Hampton U students reflect on MLK's impact before annual celebration
Story by Carly Moon
Hampton University is preparing for its annual Martin Luther King Jr. holiday celebration on Monday, Jan. 16.
Students and faculty plan to participate in a campus-wide march beginning at 10 a.m. at the Emancipation Oak and end it at Ogden Hall. Following the march, there will be a program to honor King’s legacy at 11 a.m.
The student attendance rate is predicted to reach a high this year due to the largest freshman class -- 1,400 students -- in Hampton’s history, as well as participation by the many organizations on campus.
“I expect a good turnout from the student body. I hope they receive knowledge about what Dr. Martin Luther King Jr. truly stood for,” said Anzell Harrell, director of Student Activities.
Instead of resting, some students said the will use the holiday to commemorate King by continuing his legacy of justice, service, and unity.
“MLK Day allows us to give back to the community and honor a man who paved the way for myself and future generations” said Joshua Thompson, a sophomore political science major from Salisbury, Maryland.
For some, this day symbolizes the similarities between the current and previous generations’ social struggles. It reminds the youth that they have the ability to, therefore they must positively impact society just as King and other civil rights figures accomplished.
“MLK Day is emotional for me because I always think of how my grandparents were treated for the color of their skin rather than the great people they are” said Chardae Reeves, a sophomore psychology major from Columbus, Ohio. “Unfortunately, we still deal with that hatred today, so we have to pick up where Dr. King left off and continue demanding the equality we deserve.”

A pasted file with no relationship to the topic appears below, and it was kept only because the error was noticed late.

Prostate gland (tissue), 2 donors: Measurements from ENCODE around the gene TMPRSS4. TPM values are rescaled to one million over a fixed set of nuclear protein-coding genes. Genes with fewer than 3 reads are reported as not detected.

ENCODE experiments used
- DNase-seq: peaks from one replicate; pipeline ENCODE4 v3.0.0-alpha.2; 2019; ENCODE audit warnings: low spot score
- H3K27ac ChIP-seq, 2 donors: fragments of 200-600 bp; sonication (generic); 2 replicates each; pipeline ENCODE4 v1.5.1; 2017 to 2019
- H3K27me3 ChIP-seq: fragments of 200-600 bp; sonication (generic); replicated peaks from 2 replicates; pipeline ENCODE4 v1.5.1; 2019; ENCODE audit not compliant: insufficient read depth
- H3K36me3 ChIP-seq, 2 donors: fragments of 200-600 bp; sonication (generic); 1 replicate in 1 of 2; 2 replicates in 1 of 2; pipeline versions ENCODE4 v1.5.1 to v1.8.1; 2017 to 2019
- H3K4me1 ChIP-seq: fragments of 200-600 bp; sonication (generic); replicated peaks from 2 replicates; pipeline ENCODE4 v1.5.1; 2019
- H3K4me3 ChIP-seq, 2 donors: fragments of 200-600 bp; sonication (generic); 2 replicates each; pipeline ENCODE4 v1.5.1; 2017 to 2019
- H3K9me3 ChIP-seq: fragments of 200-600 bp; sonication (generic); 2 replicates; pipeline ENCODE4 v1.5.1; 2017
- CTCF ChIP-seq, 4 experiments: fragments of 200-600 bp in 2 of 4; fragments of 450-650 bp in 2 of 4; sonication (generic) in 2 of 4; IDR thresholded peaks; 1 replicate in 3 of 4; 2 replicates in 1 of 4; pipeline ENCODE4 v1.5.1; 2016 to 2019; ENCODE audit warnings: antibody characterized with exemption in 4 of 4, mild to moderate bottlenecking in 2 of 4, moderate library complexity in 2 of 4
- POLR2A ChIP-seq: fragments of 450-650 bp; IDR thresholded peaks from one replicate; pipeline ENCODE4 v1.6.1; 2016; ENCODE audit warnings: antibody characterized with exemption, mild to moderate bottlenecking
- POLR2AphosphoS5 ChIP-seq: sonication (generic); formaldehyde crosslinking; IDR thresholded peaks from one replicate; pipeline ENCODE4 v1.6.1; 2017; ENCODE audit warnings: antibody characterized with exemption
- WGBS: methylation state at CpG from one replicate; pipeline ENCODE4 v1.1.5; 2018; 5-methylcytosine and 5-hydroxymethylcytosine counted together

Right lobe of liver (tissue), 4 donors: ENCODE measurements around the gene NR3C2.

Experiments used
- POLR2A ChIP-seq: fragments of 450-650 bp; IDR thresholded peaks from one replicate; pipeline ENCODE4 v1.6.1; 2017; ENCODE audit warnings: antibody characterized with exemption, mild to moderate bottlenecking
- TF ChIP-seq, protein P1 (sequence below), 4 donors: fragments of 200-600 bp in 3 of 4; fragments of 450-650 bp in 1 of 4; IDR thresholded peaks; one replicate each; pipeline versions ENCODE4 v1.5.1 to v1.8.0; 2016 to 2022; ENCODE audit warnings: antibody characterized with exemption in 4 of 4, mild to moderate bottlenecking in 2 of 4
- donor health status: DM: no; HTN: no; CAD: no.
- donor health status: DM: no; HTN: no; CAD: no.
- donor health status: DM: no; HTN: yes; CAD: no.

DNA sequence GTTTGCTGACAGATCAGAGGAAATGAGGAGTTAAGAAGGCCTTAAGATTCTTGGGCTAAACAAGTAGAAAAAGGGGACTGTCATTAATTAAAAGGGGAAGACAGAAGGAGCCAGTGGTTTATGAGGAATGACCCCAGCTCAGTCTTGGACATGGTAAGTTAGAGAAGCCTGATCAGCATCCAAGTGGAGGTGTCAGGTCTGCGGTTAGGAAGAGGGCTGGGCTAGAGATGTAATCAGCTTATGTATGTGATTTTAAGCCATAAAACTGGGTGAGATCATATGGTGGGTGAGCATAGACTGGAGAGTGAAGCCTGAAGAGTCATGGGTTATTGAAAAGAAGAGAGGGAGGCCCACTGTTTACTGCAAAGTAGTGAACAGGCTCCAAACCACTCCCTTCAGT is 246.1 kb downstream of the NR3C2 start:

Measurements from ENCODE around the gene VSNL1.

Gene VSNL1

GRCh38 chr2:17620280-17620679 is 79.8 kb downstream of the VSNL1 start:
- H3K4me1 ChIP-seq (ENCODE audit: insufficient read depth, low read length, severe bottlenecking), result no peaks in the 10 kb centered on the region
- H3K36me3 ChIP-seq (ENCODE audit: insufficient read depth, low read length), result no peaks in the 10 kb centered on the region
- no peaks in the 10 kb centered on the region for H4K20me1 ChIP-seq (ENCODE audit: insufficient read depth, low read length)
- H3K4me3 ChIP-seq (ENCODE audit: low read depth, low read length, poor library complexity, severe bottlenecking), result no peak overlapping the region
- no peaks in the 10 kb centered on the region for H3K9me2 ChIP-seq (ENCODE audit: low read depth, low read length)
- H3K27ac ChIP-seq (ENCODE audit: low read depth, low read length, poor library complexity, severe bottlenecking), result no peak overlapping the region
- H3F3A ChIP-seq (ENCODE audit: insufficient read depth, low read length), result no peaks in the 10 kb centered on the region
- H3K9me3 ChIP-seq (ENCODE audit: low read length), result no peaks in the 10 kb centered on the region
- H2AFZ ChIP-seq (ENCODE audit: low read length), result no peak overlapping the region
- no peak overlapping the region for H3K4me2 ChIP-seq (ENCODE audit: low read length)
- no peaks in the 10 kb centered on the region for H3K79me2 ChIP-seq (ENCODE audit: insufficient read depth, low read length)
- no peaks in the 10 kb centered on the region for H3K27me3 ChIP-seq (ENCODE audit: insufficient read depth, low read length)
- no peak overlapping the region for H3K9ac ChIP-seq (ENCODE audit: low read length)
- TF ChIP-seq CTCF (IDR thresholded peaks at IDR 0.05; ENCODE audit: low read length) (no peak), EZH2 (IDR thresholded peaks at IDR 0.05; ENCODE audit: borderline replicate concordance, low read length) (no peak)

Hampton is a diverse HBCU with many black students who come from cultures and communities that do not celebrate MLK Day as prominently as the University.
“At my predominantly white school, MLK Day wasn’t a big deal,” said Raquel Lewis, a second-year, five-year MBA major from Scotch Plains, New Jersey. “Coming to Hampton and seeing African-Americans unite for such a special day is a breathtaking experience”
With the help of Rev. Dr. Jerome A. Barber from Sixth Mount Zion Baptist Temple, the campus Office of Student Activities was able to secure a speaker for the program: Ambassador to the African Union, Michael Anthony Battle Sr., who served as Hampton University chaplain from 1976 to 1996.
Hampton University welcomes the public to attend Monday’s event. For additional details, contact the Office of Student Activities at 757-727-5691.
Photo and additional reporting by Timia Whitsey. Both students are in the Scripps Howard School of Journalism and Communications.